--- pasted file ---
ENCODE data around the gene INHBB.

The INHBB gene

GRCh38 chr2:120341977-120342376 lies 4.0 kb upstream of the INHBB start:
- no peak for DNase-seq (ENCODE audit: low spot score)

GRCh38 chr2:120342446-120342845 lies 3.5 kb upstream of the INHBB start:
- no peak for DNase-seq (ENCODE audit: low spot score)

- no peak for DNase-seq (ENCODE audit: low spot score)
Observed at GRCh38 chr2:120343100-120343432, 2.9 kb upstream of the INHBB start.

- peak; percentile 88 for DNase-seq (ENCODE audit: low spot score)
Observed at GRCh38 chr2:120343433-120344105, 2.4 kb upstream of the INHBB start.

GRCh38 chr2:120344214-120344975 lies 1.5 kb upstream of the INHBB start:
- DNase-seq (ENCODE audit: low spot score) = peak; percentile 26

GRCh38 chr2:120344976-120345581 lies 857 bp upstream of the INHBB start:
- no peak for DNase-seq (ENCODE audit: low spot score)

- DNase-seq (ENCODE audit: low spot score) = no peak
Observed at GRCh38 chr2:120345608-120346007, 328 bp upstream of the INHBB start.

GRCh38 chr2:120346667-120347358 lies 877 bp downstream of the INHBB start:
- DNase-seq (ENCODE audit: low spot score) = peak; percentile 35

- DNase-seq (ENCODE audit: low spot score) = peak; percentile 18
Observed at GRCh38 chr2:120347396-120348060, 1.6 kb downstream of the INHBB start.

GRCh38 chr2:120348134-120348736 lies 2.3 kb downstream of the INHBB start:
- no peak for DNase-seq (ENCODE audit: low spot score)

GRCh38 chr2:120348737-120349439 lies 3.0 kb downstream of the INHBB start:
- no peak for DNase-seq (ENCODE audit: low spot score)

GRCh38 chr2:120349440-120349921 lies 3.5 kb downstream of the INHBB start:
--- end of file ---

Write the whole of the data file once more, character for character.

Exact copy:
ENCODE data around the gene INHBB.

The INHBB gene

GRCh38 chr2:120341977-120342376 lies 4.0 kb upstream of the INHBB start:
- no peak for DNase-seq (ENCODE audit: low spot score)

GRCh38 chr2:120342446-120342845 lies 3.5 kb upstream of the INHBB start:
- no peak for DNase-seq (ENCODE audit: low spot score)

- no peak for DNase-seq (ENCODE audit: low spot score)
Observed at GRCh38 chr2:120343100-120343432, 2.9 kb upstream of the INHBB start.

- peak; percentile 88 for DNase-seq (ENCODE audit: low spot score)
Observed at GRCh38 chr2:120343433-120344105, 2.4 kb upstream of the INHBB start.

GRCh38 chr2:120344214-120344975 lies 1.5 kb upstream of the INHBB start:
- DNase-seq (ENCODE audit: low spot score) = peak; percentile 26

GRCh38 chr2:120344976-120345581 lies 857 bp upstream of the INHBB start:
- no peak for DNase-seq (ENCODE audit: low spot score)

- DNase-seq (ENCODE audit: low spot score) = no peak
Observed at GRCh38 chr2:120345608-120346007, 328 bp upstream of the INHBB start.

GRCh38 chr2:120346667-120347358 lies 877 bp downstream of the INHBB start:
- DNase-seq (ENCODE audit: low spot score) = peak; percentile 35

- DNase-seq (ENCODE audit: low spot score) = peak; percentile 18
Observed at GRCh38 chr2:120347396-120348060, 1.6 kb downstream of the INHBB start.

GRCh38 chr2:120348134-120348736 lies 2.3 kb downstream of the INHBB start:
- no peak for DNase-seq (ENCODE audit: low spot score)

GRCh38 chr2:120348737-120349439 lies 3.0 kb downstream of the INHBB start:
- no peak for DNase-seq (ENCODE audit: low spot score)

GRCh38 chr2:120349440-120349921 lies 3.5 kb downstream of the INHBB start: